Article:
"Parents were shot and mothers were raped in front of their children. This is the horror that Russian troops made in the Kiev region. Today the Kiev territory is free from occupiers but there is still a lot of pain. After the Russian troops left, there were many corpses of civilians, even teenagers were raped there." ACET Ukraine team member
At the beginning of April, Russian troops left the Kyiv and Zhytomyr areas, where many ACET Ukraine staff members and volunteers are based. Whilst relieved that they feel physically safer, the team have been sharing stories of the atrocities that have now been revealed by this withdrawal. The United Nations report that 'Sexual violence is the most hidden crime being committed against Ukrainians' (click here for more).
(Of course, in the east of the country, the fighting continues and we are yet to see the full extent of the impact on those living there).
Thank you to those of you who have already given to our Ukraine Appeal - if you haven't given yet, please could you consider taking part this week?
With volunteers in towns and cities all over Ukraine, the young people ACET Ukraine work with have all been affected personally by the war, with some sheltering in situ, and others internally displaced within Ukraine or seeking refuge across the border in neighbouring countries.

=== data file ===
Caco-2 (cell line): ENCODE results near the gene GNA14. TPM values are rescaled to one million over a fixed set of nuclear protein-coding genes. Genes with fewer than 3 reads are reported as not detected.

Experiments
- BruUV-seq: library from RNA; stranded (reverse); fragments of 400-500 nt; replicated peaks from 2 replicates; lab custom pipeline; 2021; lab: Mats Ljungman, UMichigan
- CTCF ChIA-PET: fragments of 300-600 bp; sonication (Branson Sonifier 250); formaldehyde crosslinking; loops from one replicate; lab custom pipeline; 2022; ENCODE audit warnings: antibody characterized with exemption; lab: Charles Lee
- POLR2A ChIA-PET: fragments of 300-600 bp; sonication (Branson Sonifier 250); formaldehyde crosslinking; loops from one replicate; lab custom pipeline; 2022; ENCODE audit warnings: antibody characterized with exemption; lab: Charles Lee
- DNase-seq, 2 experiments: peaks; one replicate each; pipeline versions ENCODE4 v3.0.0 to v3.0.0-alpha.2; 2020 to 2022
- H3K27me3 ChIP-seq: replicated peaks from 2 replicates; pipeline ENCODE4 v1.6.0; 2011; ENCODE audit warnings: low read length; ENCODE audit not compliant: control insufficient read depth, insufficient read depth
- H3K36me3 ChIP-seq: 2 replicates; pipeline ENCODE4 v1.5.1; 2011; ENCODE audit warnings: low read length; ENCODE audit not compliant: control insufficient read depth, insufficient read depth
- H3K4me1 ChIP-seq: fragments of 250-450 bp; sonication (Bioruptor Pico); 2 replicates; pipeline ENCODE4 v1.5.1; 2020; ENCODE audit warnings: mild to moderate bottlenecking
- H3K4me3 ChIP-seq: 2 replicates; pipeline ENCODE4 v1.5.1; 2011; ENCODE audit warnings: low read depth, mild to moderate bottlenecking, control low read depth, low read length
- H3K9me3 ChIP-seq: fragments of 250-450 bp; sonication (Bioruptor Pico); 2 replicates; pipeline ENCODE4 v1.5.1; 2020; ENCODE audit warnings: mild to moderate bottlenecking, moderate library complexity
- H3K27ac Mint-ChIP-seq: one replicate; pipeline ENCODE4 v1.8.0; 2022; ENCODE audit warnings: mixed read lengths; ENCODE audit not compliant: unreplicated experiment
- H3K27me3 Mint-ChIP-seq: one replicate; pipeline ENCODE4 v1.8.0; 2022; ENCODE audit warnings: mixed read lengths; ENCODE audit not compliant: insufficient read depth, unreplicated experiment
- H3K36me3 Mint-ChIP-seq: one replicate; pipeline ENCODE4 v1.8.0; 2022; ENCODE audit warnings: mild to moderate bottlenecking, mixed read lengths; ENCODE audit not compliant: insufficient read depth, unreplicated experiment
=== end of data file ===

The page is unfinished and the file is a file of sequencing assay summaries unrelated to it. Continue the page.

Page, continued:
As the active conflict becomes focussed on the Donbas region and communities begin to reopen in areas where the Russians have left, there is an acute and growing need for specialist psychosocial trauma-informed support.
Research shows that children who’ve lived through war and conflict suffer a high level of psychological problems, and children who go through trauma experience physical brain changes that affect impulse, anxiety, and emotional regulation.
Adolescents with cumulative exposure to war and those with PTSD resulting from war events have been found to have significantly higher rates of substance abuse and alcohol addiction.
Ukraine already had one of the highest suicide rates in Europe - and the mental health burden has significantly increased since the start of the war.
PLEASE CAN YOU HELP?
The money we raise together will be used to provide trauma-informed counselling and mental health support to assist these young people as the war continues - and for the aftermath.
This psychosocial support is critical for their emotional healing as many have been displaced from their homes, experienced the bombing of their cities, been trapped in bomb shelters for weeks, and witnessed or been victims of sexual assault.
Every £1 you can give will make a difference.